During Milton Hershey’s life, he encouraged new product development, often leading the way with a wide variety of experiments. Many of these ideas did not result in new products, but Mr. Hershey created an environment supportive of new ideas and products.
After Milton Hershey died in 1945 all of Hershey struggled a bit to find its way in the following years.
After World War II ended, the factory began the process of re-establishing its normal, peace-time production. The laboratory resumed working on new product development.
For several years the lab had been experimenting with panning chocolate to create a product that could successfully compete with “M&Ms.” Panning is the process of coatingg a piece of chocolate with a candy shell.
To distinguish Hershey Chocolate’s products, the lab worked with panning chocolate chips. When the chips were put into the panner, the flat ends of the chips bonded together to create football shaped pieces of chocolate surrounded by a thin candy shell. At first Hershey-Ets were coated with a clear sugar shell.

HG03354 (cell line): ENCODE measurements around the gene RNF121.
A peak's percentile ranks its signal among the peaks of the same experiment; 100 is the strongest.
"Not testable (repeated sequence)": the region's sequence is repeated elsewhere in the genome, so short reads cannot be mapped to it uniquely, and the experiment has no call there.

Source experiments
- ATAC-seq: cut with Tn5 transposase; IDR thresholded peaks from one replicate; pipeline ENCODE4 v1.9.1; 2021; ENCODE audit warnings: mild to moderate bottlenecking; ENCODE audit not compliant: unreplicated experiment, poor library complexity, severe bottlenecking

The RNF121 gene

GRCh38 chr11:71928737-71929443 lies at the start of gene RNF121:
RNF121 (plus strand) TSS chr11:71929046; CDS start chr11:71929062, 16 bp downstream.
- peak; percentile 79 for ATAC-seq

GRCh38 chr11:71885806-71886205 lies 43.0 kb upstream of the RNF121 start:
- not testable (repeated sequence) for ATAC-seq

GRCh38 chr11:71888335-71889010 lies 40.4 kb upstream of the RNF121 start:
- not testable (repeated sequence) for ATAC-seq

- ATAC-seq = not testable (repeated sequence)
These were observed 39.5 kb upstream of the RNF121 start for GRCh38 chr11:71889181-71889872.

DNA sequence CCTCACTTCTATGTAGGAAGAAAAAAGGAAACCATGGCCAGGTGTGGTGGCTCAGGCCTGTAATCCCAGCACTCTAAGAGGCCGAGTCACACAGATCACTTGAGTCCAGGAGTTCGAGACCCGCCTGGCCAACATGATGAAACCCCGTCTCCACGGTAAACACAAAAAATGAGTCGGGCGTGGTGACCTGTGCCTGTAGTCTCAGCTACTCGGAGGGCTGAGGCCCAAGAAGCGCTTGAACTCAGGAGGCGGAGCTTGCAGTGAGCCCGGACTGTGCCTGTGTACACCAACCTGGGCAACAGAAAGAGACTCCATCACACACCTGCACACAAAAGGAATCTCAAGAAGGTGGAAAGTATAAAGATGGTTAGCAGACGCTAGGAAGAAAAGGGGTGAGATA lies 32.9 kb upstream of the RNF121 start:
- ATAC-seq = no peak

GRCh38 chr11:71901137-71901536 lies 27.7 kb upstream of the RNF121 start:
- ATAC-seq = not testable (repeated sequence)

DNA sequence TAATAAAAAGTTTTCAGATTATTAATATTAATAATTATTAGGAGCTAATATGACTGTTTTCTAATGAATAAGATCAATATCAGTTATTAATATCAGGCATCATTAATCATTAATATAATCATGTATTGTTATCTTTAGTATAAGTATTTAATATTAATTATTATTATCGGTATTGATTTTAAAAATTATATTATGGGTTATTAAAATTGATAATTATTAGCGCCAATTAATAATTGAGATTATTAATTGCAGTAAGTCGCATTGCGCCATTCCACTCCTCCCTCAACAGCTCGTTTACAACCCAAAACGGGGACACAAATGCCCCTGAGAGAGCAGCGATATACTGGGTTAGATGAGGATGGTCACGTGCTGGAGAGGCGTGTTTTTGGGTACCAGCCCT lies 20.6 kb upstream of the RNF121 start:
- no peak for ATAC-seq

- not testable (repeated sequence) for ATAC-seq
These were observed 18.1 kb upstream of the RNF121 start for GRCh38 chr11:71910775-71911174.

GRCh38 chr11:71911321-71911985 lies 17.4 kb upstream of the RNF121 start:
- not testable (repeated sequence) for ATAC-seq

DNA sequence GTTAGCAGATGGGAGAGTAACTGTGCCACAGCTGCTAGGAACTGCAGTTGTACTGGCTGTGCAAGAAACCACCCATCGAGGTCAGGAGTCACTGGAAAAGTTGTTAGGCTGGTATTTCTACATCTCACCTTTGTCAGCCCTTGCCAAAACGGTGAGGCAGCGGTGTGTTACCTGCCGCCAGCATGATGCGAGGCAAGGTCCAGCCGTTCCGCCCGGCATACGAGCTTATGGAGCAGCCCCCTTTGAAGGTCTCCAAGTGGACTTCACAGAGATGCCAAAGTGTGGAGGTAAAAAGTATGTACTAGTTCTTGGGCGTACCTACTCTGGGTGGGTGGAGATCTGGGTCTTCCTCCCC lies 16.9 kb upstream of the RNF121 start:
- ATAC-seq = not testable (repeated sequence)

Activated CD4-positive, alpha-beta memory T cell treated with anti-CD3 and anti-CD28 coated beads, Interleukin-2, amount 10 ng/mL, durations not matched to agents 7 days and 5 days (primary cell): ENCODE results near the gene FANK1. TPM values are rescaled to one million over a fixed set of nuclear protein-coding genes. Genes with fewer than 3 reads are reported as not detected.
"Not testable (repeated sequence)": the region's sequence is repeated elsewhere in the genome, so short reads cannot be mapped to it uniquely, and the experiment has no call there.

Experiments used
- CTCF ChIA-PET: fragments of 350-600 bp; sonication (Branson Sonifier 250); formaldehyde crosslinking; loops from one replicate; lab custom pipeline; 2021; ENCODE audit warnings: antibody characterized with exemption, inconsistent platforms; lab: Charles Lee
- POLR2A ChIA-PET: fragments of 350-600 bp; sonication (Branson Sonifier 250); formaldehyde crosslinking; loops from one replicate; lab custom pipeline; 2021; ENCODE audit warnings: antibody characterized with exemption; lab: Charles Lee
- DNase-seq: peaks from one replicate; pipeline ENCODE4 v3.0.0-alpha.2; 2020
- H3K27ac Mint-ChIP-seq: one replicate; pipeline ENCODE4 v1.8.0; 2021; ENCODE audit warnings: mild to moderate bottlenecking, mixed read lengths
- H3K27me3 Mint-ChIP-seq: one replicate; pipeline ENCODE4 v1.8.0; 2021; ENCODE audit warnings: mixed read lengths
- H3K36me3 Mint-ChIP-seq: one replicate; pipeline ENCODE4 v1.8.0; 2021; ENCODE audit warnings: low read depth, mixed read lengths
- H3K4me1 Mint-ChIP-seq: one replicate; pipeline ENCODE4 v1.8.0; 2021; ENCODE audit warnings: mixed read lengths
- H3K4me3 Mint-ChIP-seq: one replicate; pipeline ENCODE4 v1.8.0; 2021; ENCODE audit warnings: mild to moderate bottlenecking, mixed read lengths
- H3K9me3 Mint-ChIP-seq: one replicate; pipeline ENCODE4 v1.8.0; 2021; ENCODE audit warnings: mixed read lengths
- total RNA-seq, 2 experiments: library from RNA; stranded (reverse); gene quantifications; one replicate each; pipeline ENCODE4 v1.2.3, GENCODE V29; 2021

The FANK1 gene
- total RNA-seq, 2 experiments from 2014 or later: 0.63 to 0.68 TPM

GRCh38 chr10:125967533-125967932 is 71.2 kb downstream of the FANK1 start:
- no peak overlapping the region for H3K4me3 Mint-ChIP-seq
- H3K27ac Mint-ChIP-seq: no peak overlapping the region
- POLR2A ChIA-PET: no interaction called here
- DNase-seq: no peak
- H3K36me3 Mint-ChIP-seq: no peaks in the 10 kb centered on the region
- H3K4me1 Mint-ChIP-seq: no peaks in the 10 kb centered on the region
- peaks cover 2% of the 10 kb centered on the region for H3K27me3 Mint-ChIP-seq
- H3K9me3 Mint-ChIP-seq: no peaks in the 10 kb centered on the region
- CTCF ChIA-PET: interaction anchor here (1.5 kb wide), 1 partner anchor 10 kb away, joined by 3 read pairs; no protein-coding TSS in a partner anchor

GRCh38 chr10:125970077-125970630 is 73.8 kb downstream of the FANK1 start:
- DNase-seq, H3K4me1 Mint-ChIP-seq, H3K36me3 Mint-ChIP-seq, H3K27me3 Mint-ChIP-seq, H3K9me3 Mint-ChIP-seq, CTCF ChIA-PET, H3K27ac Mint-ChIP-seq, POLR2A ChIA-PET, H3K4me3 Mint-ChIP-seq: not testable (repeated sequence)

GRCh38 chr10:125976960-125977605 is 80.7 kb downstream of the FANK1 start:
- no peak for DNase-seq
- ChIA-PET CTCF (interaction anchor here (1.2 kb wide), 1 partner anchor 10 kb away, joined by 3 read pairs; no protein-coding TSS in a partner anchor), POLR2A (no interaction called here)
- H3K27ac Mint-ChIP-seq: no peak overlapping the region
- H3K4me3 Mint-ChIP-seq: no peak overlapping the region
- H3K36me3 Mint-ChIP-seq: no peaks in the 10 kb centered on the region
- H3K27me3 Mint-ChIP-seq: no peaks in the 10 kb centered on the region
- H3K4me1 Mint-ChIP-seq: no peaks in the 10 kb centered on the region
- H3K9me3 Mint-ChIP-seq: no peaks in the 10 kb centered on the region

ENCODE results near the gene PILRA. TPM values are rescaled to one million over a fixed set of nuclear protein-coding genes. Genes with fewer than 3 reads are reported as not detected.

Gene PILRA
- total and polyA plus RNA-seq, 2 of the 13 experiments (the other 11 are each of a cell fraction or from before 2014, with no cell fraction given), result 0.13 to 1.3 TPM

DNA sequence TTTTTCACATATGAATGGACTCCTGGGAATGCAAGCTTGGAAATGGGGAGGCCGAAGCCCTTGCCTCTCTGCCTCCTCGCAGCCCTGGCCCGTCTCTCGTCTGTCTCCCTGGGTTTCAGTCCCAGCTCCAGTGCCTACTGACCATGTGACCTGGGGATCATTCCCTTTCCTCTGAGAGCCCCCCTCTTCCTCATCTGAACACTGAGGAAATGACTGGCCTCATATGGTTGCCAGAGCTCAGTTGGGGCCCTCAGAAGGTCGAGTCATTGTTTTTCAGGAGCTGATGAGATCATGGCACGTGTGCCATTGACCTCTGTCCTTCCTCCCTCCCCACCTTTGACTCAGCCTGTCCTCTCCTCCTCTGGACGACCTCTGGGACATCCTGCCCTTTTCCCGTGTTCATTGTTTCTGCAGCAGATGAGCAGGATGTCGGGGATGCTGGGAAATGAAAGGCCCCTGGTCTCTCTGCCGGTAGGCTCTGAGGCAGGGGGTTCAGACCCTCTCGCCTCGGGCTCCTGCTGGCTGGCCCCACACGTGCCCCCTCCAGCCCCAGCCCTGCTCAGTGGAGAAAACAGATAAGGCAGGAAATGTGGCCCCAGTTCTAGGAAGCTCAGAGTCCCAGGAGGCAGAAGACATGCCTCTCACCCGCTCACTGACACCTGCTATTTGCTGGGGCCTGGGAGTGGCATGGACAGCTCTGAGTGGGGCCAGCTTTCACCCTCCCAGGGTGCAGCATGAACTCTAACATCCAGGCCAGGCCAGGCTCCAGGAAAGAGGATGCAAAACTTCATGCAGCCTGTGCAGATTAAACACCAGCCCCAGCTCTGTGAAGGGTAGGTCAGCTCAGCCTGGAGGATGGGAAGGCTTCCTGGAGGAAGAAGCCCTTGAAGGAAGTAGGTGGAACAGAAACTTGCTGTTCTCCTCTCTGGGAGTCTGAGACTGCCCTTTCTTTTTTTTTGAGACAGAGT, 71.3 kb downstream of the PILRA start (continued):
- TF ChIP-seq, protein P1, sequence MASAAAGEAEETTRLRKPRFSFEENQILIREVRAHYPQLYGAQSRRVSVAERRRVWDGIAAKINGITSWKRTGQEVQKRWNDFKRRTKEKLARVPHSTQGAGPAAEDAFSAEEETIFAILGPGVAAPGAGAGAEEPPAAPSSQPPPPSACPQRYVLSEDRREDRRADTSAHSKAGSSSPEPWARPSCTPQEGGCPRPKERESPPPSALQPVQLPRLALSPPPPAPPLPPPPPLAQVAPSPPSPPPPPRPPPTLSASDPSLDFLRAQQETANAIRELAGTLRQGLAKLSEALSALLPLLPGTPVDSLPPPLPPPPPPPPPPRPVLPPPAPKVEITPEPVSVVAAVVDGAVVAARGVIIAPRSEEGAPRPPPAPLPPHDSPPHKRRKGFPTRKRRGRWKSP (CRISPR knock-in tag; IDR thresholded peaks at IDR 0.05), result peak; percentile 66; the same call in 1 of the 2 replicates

Hershey-Ets were first introduced June 24, 1954 to a limited regional market. National distribution began September 10, 1954.
Beginning in April 1956 Hershey Chocolate began producing Hershey-Ets in various colors and still in the football shape. Packaging was also changed. The box was discontinued and Hershey-Ets were packaged in heat-sealed bags of light blue with an image of the product as part of the label design.
While the football shaped Hershey-Ets helped to distinguish the product from its main competitor, the product had one drawback. The shell that was formed around the football-shaped chocolates hardened into a hard-to-bite shell after a few months.
In September 1960 the shape was changed to a round lentil, similar to M&M’s.
Hershey-Ets were removed from the standard product line in the mid-1970s. Since then the product has been produced seasonally (primarily Christmas, Valentine’s Day and Easter) and sold in specialty packaging. Hershey-Ets are also sold in company outlets such as Hershey’s Chocolate World, and the Hershey stores in Times Square, New York City and Chicago.